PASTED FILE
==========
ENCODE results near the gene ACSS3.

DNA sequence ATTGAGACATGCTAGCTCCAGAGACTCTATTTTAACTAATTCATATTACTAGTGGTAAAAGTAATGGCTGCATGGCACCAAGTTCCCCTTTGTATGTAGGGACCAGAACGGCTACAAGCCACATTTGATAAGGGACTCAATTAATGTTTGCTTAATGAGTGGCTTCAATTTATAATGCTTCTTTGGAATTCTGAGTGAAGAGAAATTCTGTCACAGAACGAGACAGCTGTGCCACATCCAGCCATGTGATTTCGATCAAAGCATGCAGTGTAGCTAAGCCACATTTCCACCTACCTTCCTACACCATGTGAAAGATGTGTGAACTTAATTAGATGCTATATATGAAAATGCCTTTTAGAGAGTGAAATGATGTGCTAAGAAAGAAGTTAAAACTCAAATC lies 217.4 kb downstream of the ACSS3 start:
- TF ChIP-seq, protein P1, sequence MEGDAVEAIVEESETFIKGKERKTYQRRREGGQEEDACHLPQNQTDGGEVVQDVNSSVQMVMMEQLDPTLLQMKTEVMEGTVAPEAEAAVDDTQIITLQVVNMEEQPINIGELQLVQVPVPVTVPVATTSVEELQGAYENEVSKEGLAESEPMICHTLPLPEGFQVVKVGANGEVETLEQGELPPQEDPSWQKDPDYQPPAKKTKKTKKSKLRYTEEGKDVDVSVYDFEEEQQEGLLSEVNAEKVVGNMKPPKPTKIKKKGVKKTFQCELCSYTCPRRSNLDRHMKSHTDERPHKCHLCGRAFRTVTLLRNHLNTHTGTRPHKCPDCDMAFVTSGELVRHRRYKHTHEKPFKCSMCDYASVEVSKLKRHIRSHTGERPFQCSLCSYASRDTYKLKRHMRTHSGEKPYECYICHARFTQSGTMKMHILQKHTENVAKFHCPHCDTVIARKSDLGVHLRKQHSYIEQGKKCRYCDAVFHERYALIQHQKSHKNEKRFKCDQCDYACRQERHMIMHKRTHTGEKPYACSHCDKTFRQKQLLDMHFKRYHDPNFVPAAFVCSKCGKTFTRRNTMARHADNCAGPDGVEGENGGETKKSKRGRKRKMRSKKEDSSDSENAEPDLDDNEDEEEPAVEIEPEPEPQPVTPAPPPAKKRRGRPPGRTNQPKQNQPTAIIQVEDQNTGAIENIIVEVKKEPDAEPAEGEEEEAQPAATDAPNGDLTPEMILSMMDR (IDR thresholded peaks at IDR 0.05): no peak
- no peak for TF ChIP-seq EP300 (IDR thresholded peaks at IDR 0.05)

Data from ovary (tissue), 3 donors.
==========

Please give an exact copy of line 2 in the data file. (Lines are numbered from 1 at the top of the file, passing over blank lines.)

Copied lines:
DNA sequence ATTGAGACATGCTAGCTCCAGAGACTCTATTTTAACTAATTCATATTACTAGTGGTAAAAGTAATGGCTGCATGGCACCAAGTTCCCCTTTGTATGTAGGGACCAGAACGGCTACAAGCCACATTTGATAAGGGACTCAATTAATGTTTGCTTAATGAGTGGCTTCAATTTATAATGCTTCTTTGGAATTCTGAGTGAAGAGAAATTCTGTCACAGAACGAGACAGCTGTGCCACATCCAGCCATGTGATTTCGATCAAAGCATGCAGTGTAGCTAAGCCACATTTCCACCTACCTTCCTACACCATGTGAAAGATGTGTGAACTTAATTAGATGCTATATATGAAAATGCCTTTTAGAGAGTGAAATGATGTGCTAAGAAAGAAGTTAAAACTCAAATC lies 217.4 kb downstream of the ACSS3 start: